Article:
Torrents of Spring, by Ivan Turgenev

II

A young girl of nineteen ran impetuously into the shop, her dark curls hanging in disorder on her bare shoulders, her bare arms stretched out in front of her. Seeing Sanin, she rushed up to him at once, seized him by the hand, and pulled him after her, saying in a breathless voice, ‘Quick, quick, here, save him!’ Not through disinclination to obey, but simply from excess of amazement, Sanin did not at once follow the girl. He stood, as it were, rooted to the spot; he had never in his life seen such a beautiful creature. She turned towards him, and with such despair in her voice, in her eyes, in the gesture of her clenched hand, which was lifted with a spasmodic movement to her pale cheek, she articulated, ‘Come, come!’ that he at once darted after her to the open door.

In the room, into which he ran behind the girl, on an old-fashioned horse-hair sofa, lay a boy of fourteen, white all over — white, with a yellowish tinge like wax or old marble — he was strikingly like the girl, obviously her brother. His eyes were closed, a patch of shadow fell from his thick black hair on a forehead like stone, and delicate, motionless eyebrows; between the blue lips could be seen clenched teeth. He seemed not to be breathing; one arm hung down to the floor, the other he had tossed above his head. The boy was dressed, and his clothes were closely buttoned; a tight cravat was twisted round his neck.

The girl rushed up to him with a wail of distress. ‘He is dead, he is dead!’ she cried; ‘he was sitting here just now, talking to me — and all of a sudden he fell down and became rigid. . . . My God! can nothing be done to help him? And mamma not here! Pantaleone, Pantaleone, the doctor!’ she went on suddenly in Italian. ‘Have you been for the doctor?’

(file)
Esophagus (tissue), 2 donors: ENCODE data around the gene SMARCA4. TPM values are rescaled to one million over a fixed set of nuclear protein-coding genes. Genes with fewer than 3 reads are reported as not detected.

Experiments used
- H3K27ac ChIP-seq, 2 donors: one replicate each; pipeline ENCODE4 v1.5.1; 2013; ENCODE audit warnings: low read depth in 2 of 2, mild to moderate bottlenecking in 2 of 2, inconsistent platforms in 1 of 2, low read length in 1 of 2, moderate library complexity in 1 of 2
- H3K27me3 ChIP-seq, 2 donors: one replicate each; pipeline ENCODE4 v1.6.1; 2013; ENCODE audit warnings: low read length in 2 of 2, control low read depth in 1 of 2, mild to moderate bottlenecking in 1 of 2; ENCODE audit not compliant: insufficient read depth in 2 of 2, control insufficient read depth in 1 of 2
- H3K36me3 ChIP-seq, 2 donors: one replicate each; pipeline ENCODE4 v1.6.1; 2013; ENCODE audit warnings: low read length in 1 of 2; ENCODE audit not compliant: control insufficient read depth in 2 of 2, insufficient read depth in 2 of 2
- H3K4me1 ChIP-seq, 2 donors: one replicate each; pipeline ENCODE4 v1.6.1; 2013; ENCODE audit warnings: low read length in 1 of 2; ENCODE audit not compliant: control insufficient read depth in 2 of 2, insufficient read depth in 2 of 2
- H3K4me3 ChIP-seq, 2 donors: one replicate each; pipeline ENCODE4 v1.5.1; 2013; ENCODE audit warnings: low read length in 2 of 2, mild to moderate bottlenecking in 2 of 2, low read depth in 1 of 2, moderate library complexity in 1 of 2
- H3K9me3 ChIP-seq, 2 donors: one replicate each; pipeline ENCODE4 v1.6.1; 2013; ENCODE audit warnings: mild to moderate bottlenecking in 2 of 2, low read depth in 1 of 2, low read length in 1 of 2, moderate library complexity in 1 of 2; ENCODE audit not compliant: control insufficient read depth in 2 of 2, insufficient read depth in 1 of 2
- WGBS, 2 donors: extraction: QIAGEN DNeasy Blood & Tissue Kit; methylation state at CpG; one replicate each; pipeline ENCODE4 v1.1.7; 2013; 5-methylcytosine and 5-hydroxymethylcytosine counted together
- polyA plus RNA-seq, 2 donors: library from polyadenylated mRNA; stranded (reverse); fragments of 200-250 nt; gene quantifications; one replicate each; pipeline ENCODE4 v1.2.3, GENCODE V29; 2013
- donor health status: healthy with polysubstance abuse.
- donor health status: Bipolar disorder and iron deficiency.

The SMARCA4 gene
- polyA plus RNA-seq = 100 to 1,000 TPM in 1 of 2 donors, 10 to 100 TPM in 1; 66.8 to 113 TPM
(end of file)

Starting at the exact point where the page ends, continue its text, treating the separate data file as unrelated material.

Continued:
‘Signora, I did not go, I sent Luise,’ said a hoarse voice at the door, and a little bandy-legged old man came hobbling into the room in a lavender frock coat with black buttons, a high white cravat, short nankeen trousers, and blue worsted stockings. His diminutive little face was positively lost in a mass of iron-grey hair. Standing up in all directions, and falling back in ragged tufts, it gave the old man’s figure a resemblance to a crested hen — a resemblance the more striking, that under the dark-grey mass nothing could be distinguished but a beak nose and round yellow eyes.

‘Luise will run fast, and I can’t run,’ the old man went on in Italian, dragging his flat gouty feet, shod in high slippers with knots of ribbon. ‘I’ve brought some water.’

In his withered, knotted fingers, he clutched a long bottle neck.

‘But meanwhile Emil will die!’ cried the girl, and holding out her hand to Sanin, ‘O, sir, O mein Herr! can’t you do something for him?’

‘He ought to be bled — it’s an apoplectic fit,’ observed the old man addressed as Pantaleone.

Though Sanin had not the slightest notion of medicine, he knew one thing for certain, that boys of fourteen do not have apoplectic fits.

‘It’s a swoon, not a fit,’ he said, turning to Pantaleone. ‘Have you got any brushes?’

The old man raised his little face. ‘Eh?’

‘Brushes, brushes,’ repeated Sanin in German and in French. ‘Brushes,’ he added, making as though he would brush his clothes.

The little old man understood him at last.

‘Ah, brushes! Spazzette! to be sure we have!’

‘Bring them here; we will take off his coat and try rubbing him.’

‘Good . . . Benone! And ought we not to sprinkle water on his head?’

‘No . . . later on; get the brushes now as quick as you can.’

Pantaleone put the bottle on the floor, ran out and returned at once with two brushes, one a hair-brush, and one a clothes-brush. A curly poodle followed him in, and vigorously wagging its tail, it looked up inquisitively at the old man, the girl, and even Sanin, as though it wanted to know what was the meaning of all this fuss.

Sanin quickly took the boy’s coat off, unbuttoned his collar, and pushed up his shirt-sleeves, and arming himself with a brush, he began brushing his chest and arms with all his might. Pantaleone as zealously brushed away with the other — the hair-brush — at his boots and trousers. The girl flung herself on her knees by the sofa, and, clutching her head in both hands, fastened her eyes, not an eyelash quivering, on her brother.

Sanin rubbed on, and kept stealing glances at her. Mercy! what a beautiful creature she was!

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Last updated Tuesday, March 4, 2014 at 20:05